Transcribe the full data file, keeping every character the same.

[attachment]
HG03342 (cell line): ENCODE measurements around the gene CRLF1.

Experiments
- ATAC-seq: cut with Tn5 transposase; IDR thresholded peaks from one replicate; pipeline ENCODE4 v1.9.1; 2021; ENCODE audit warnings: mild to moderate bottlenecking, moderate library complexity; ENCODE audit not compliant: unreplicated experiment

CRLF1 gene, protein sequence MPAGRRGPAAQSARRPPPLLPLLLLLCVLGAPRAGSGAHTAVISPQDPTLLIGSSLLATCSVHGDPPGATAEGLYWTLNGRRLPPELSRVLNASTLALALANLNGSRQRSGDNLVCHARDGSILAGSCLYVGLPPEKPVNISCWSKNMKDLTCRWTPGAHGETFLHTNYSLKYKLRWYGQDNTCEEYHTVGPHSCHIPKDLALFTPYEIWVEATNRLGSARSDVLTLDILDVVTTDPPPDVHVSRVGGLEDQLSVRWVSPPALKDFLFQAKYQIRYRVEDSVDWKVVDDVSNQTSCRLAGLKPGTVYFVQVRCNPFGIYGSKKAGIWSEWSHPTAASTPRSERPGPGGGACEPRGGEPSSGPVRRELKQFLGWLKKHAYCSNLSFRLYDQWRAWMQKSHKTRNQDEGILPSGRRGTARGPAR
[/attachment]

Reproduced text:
HG03342 (cell line): ENCODE measurements around the gene CRLF1.

Experiments
- ATAC-seq: cut with Tn5 transposase; IDR thresholded peaks from one replicate; pipeline ENCODE4 v1.9.1; 2021; ENCODE audit warnings: mild to moderate bottlenecking, moderate library complexity; ENCODE audit not compliant: unreplicated experiment

CRLF1 gene, protein sequence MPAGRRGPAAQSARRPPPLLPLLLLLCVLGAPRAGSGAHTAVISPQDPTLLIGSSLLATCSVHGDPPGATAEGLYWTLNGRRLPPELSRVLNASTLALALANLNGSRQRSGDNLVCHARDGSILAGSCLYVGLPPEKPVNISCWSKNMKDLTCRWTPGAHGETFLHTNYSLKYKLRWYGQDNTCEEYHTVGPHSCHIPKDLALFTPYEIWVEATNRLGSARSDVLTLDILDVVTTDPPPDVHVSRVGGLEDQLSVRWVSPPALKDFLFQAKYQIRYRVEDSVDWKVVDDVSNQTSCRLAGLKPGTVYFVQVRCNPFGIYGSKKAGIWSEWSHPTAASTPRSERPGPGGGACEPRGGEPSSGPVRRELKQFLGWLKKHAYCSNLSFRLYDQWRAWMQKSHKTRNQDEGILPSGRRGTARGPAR